The Greek Parliament Will Vote for New Name for Macedonia
The Greek parliament will probably vote late tonight with a new name for neighbouring Macedonia: Northern Macedonia. Five questions about the solution of one of the longest lingering quarrels in Europe.
- What is the conflict about?
About the right to the name ‘Macedonia’. The country divorced peacefully from Yugoslavia in 1991 under the name ‘Republic of Macedonia’. Greece objected directly to this.
Athens was given that international organisations only recognise the northern neighbour under the name Former Yugoslav Republic of Macedonia (or FYROM, after the English abbreviation). The Greeks call the country itself ‘Skopje’, after the capital of the country. They block the accession of Macedonia to NATO and the EU as long as there is no agreement about the name.
- Why is that name so sensitive?
The ancient kingdom of Macedonia covered parts of present-day Greece, Macedonia, Albania, Bulgaria, Serbia and Kosovo from the ninth to the first century BC. The Greeks find that they, among other things from the then common language, have the exclusive right to the illustrious history and heroic deeds of the time of the historical Macedonian Alexander the Great.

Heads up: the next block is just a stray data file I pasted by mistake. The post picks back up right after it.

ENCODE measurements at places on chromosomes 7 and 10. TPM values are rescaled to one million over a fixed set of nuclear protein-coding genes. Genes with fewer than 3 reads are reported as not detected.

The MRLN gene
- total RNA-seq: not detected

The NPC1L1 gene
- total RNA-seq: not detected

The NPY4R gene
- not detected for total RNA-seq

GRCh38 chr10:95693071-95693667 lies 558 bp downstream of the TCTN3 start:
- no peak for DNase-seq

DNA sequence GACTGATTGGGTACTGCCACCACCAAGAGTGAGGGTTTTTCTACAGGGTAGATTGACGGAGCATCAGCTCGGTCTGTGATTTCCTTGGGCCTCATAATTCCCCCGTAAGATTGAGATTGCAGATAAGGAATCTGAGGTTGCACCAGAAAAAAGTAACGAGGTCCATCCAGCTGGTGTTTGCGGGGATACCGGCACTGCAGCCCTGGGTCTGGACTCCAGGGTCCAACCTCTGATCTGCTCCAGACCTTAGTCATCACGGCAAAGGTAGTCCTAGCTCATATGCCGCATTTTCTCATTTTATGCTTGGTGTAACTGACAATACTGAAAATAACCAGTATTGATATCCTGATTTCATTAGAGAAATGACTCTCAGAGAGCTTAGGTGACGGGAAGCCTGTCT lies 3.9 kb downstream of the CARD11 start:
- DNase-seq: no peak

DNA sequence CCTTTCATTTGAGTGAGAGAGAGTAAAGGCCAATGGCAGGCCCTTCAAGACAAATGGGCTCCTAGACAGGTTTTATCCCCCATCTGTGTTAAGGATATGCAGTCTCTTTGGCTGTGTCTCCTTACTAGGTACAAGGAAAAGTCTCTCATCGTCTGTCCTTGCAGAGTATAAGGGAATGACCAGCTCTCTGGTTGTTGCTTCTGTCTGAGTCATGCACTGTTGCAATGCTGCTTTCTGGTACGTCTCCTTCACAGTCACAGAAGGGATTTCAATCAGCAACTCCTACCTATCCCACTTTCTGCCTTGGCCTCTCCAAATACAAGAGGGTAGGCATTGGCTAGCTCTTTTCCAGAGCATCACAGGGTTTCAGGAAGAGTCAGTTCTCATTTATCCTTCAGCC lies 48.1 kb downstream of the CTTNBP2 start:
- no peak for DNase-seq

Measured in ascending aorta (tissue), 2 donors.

They find that Skopje with the name ‘Macedonia’ steals Greek history, and are afraid that the neighbours are out on territory. Greece has a large region also called Macedonia, bordering the country of Macedonia. For unsuspecting motorists on their way to the south, this is extremely confusing. If you cross the border, you first see a sign ‘see you in Macedonia’. And immediately afterwards a Greek sign follows: ‘Welcome to Macedonia!’
- Is a solution now in sight?
After 27 years of quarrels, boycotts and harassments back and forth, the prime ministers of the two countries agreed with a compromise last summer: Macedonia is going to be called Northern Macedonia. On both sides of the border, that deal leads to a lot of resistance. Nationalists find that their governments do too much water with the wine.
Many Macedonians believe that their country can have no other name than ‘Macedonia’, while most Greeks think that this term should not come back in the name of their neighbour. Nevertheless, the parliamentarians in Skopje voted tightly for the deal two weeks ago. It seems that their Greek colleagues are doing the same thing tonight.
- Why is a deal also crucial?
Northern Macedonia can quickly join NATO. Negotiations on EU membership can also start, although this is a much longer and more difficult process. Both issues can provide more peace in the unstable region that is the Balkans. Europe and America are afraid that Russia wants to expand its influence. Moscow has already said to be against the deal.
- What happens if the Greek Parliament approves the deal tonight? And what if it does not?
If the Greeks agree, then (Northern) Macedonia should rename institutions, issue new passports, change signs and stationery … Premier Zaev has already said that he wants a new passport first. And in May the Netherlands can award its points at the Eurovision Song Contest to Northern Macedonia, instead of FYROM.
If the Greeks block the deal, it is for them an unprecedented international embarrassment. Skopje has already met all the painful conditions. But Macedonia is also sitting with the baked pears: the country is standing still, and it probably takes many years before a new deal is in sight.